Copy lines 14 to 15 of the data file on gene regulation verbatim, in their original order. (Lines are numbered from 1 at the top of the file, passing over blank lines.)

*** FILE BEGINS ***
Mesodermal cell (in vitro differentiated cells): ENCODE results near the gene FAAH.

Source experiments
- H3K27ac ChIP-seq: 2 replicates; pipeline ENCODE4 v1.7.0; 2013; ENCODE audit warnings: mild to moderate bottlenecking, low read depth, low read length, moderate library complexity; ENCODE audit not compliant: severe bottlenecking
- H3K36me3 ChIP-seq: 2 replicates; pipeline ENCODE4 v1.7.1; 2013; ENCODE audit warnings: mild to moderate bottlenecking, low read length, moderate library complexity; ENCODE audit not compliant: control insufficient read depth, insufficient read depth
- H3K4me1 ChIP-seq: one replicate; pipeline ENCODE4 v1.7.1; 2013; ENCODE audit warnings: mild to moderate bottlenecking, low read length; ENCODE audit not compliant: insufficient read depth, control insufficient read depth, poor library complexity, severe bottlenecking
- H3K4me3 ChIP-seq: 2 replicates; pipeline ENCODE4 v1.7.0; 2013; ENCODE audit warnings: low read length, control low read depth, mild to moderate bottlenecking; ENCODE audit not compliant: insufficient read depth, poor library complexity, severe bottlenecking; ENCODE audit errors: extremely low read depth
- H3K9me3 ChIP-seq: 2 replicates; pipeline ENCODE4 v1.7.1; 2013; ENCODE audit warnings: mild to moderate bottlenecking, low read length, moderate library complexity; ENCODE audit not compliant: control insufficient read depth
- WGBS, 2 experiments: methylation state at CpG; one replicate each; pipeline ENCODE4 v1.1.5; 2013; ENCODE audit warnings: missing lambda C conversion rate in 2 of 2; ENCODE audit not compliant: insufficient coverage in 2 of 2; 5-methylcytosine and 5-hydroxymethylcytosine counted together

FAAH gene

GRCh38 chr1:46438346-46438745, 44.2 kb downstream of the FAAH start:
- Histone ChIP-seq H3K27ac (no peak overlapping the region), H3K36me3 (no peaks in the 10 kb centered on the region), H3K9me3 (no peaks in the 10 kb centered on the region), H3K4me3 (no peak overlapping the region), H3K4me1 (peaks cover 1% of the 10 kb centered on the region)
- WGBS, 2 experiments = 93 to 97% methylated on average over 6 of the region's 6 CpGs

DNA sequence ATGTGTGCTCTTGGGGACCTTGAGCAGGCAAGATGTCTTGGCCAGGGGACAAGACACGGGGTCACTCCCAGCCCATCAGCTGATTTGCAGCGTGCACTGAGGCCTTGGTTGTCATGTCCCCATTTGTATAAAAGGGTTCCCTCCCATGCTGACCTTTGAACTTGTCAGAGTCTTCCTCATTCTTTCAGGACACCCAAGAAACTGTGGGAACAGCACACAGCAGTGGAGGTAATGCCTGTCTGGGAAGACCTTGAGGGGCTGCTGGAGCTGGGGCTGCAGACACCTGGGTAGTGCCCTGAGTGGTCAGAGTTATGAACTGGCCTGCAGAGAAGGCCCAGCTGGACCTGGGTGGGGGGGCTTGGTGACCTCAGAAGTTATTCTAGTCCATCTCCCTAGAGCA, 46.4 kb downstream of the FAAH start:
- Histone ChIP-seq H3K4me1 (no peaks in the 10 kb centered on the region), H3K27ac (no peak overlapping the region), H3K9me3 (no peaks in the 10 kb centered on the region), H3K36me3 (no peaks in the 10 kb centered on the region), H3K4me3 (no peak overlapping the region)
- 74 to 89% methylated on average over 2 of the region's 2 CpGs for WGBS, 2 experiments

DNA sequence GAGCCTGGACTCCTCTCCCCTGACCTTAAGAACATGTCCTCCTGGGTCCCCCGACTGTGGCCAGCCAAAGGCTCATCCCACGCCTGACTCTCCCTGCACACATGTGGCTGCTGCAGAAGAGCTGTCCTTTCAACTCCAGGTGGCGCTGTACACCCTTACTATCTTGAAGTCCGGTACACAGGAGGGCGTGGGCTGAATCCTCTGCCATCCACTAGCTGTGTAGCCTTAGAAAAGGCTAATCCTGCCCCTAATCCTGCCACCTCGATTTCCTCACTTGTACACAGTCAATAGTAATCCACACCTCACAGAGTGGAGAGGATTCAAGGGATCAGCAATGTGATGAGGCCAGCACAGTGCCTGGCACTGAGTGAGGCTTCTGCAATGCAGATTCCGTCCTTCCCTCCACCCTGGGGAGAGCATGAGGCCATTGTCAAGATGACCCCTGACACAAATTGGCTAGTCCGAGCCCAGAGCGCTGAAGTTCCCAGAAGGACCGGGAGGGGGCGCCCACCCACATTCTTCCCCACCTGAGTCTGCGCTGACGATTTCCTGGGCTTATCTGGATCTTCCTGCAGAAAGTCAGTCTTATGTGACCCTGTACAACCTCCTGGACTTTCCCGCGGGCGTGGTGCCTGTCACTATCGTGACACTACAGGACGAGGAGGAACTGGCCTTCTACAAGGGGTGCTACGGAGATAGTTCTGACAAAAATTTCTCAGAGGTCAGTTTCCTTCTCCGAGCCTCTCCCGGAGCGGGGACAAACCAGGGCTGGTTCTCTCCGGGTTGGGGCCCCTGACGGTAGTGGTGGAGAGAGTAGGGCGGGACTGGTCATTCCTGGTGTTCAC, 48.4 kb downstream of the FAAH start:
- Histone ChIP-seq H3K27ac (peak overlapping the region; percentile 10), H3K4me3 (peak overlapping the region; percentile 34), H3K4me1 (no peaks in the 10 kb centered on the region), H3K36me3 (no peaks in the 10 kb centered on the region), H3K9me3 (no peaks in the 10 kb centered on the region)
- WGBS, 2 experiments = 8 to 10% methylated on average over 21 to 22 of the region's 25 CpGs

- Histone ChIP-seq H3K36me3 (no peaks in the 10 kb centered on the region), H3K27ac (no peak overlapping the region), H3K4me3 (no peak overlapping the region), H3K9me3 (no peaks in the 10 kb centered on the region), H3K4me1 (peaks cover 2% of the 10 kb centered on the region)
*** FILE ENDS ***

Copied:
- Histone ChIP-seq H3K4me1 (no peaks in the 10 kb centered on the region), H3K27ac (no peak overlapping the region), H3K9me3 (no peaks in the 10 kb centered on the region), H3K36me3 (no peaks in the 10 kb centered on the region), H3K4me3 (no peak overlapping the region)
- 74 to 89% methylated on average over 2 of the region's 2 CpGs for WGBS, 2 experiments